Accessibility statement

Digital Imaging - ARC00082M

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  • Department: Archaeology
  • Module co-ordinator: Mr. Neil Gevaux
  • Credit value: 5 credits
  • Credit level: M
  • Academic year of delivery: 2021-22
    • See module specification for other years: 2022-23

Module summary

Digital imaging techniques are increasingly becoming part of the standard expected toolkit for heritage professionals in commercial and research-oriented archaeology. This course will offer an opportunity for Masters students to become familiar with the technological affordances of a range of both standard and cutting-edge techniques.

Module will run

Occurrence Teaching period
A Autumn Term 2021-22

Module aims

Through engaging with digital imaging techniques, students will :

  • Demonstrate understanding of how different imaging techniques produce different insights into archaeological data.

  • Be able to match imaging techniques to particular research questions.

  • Display familiarity with imaging equipment and editing software.

Module learning outcomes

By the end of the module students will be able to:

  • Engage with cutting-edge digital imaging techniques

  • Understand how to produce a range of images with digital photography

  • Create publication-specific media for print and digital dissemination

  • Understand the data behind a range of imaging techniques

  • Understand issues such as paradata, copyright and archiving of images

Module content


This module will introduce a range of techniques in digital imaging, which may include digital photography, Reflectance Transformation Imaging (RTI), near-Infrared Photography, Photogrammetry/Structure from Motion, and Drone Photography. Students will follow a workflow through the creation, processing, and dissemination of digital images for heritage. There will be seminars on cutting-edge techniques in digital imaging that will introduce the students to the range of equipment available within the Department of Archaeology as well as the possibilities for imaging in the near future. Students will be equipped with the skillset and familiarity with technology to accompany their understanding of the theory behind these methods instilled in core and option modules.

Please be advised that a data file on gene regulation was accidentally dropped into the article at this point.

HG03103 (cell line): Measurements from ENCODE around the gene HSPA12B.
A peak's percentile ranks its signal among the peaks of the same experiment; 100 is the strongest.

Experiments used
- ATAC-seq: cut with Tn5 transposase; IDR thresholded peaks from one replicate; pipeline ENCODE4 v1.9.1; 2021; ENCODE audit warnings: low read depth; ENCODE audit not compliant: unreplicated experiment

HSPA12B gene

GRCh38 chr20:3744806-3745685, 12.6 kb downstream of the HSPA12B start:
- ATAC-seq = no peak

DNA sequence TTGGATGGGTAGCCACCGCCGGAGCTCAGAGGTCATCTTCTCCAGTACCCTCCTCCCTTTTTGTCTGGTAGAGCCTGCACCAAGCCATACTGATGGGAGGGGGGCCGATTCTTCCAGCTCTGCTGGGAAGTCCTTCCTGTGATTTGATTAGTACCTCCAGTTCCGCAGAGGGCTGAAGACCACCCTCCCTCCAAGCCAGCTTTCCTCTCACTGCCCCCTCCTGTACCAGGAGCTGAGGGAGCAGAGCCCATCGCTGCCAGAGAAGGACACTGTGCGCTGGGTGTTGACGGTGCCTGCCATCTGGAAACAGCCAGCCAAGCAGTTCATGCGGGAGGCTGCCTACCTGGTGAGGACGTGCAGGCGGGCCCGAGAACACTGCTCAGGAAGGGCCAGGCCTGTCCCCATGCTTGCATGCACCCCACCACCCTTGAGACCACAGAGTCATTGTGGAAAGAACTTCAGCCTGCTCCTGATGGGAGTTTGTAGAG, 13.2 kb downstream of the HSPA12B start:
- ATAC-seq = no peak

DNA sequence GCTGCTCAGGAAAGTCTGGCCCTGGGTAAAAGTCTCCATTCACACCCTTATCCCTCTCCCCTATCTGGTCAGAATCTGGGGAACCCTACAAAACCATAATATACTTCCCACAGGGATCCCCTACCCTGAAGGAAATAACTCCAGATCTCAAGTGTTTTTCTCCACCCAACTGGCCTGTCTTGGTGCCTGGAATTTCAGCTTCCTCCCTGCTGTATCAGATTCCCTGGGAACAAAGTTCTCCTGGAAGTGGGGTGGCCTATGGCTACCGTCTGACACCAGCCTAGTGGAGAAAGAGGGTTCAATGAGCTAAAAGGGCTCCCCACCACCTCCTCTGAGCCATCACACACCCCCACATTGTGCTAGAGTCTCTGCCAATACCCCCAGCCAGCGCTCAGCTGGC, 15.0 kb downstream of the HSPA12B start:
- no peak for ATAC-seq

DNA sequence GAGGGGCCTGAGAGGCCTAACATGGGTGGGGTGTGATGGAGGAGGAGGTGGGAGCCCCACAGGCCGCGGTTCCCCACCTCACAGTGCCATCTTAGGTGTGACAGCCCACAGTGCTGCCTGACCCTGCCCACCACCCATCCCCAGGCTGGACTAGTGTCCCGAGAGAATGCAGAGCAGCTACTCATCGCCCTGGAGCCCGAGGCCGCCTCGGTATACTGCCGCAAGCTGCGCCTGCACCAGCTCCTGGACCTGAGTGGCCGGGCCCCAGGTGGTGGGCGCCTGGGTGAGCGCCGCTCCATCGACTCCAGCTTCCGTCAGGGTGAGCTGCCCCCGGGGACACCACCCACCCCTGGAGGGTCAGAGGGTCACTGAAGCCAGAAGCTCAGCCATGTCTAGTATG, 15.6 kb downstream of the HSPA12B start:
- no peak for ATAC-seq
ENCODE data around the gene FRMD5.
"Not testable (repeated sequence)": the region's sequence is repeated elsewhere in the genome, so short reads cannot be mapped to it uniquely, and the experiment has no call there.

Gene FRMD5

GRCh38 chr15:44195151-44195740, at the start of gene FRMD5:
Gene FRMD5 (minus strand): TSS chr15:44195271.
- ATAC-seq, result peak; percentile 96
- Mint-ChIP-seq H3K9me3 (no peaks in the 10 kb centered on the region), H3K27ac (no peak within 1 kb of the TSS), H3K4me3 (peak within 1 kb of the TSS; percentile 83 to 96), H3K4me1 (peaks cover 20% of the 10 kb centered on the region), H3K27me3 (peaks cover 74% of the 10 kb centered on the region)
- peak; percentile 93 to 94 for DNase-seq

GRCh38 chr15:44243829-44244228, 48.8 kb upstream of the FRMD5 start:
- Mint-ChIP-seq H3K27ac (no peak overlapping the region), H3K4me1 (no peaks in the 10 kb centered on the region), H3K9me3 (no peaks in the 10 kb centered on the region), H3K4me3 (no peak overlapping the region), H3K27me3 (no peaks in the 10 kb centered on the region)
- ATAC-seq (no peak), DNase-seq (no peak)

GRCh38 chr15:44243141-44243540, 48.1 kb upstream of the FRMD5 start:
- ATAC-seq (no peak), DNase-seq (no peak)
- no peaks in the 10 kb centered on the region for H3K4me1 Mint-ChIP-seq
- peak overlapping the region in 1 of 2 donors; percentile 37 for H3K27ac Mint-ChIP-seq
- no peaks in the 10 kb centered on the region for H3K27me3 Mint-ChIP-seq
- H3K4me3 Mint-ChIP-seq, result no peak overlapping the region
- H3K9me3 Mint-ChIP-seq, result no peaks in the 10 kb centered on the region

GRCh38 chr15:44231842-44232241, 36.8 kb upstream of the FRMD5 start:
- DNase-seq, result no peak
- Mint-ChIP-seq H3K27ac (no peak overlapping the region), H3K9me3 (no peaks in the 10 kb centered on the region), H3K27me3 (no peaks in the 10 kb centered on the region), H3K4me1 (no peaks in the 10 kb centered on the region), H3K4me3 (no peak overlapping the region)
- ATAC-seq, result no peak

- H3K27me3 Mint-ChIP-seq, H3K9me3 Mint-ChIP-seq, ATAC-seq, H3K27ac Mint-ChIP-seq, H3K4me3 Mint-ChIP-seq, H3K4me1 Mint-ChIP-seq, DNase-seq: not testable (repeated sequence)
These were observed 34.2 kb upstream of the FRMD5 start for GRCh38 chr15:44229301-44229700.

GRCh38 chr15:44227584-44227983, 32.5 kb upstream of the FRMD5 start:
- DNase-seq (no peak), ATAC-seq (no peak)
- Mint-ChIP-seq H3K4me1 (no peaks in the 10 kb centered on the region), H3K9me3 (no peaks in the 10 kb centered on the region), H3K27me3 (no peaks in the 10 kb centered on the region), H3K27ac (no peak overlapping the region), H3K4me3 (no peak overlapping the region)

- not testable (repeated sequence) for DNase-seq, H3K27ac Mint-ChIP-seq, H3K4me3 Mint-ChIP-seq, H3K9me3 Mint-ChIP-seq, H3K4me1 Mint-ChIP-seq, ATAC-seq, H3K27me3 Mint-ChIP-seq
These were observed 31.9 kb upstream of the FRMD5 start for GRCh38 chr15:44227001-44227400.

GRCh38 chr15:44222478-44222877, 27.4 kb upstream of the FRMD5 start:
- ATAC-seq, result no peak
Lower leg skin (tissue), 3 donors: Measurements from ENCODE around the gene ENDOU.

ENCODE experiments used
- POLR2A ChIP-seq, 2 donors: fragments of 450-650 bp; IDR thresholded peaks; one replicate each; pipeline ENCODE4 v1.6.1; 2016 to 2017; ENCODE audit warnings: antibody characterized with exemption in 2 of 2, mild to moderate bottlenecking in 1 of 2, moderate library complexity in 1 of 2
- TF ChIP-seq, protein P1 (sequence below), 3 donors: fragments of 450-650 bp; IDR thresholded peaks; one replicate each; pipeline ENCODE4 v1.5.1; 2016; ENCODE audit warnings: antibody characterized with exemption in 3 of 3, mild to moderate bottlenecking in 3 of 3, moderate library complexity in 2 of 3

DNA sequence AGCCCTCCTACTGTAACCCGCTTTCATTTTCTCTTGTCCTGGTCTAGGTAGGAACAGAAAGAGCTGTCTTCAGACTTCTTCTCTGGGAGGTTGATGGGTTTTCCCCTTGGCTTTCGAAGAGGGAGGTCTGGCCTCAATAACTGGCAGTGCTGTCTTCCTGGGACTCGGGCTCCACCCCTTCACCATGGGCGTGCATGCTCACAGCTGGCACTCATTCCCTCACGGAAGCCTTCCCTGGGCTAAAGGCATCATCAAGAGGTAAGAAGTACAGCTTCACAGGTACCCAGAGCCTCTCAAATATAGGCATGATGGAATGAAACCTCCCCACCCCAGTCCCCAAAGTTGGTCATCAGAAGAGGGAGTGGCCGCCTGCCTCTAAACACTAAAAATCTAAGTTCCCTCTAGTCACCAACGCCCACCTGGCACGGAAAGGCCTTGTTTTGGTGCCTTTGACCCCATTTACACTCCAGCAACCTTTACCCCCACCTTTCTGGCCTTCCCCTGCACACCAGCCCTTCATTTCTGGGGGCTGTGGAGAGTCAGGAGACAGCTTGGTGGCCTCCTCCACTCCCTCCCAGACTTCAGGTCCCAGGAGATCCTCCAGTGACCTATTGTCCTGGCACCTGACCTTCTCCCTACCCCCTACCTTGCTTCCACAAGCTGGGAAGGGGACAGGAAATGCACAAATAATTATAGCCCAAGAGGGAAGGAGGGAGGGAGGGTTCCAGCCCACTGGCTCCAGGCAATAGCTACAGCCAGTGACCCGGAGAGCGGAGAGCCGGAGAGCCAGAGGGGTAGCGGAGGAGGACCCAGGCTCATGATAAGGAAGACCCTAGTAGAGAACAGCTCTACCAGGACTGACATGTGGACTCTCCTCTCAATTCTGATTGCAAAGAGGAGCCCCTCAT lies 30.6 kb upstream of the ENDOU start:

The final assessment of this module will be exhibition-ready materials for display in the Common Room. The materials will be presented to the class (this presentation will not be assessed) and then the final exhibition image will be accompanied by a 1,000 word paradata statement.


Task Length % of module mark
Image and Written Statement
N/A 100

Special assessment rules



Task Length % of module mark
Image & Written Critique
N/A 100

Module feedback

Timing of written and verbal feedback is published on our deadlines pages:

Formative assessment

Summative assessment

Indicative reading

Key texts are published on the module pages.

The information on this page is indicative of the module that is currently on offer. The University is constantly exploring ways to enhance and improve its degree programmes and therefore reserves the right to make variations to the content and method of delivery of modules, and to discontinue modules, if such action is reasonably considered to be necessary by the University. Where appropriate, the University will notify and consult with affected students in advance about any changes that are required in line with the University's policy on the Approval of Modifications to Existing Taught Programmes of Study.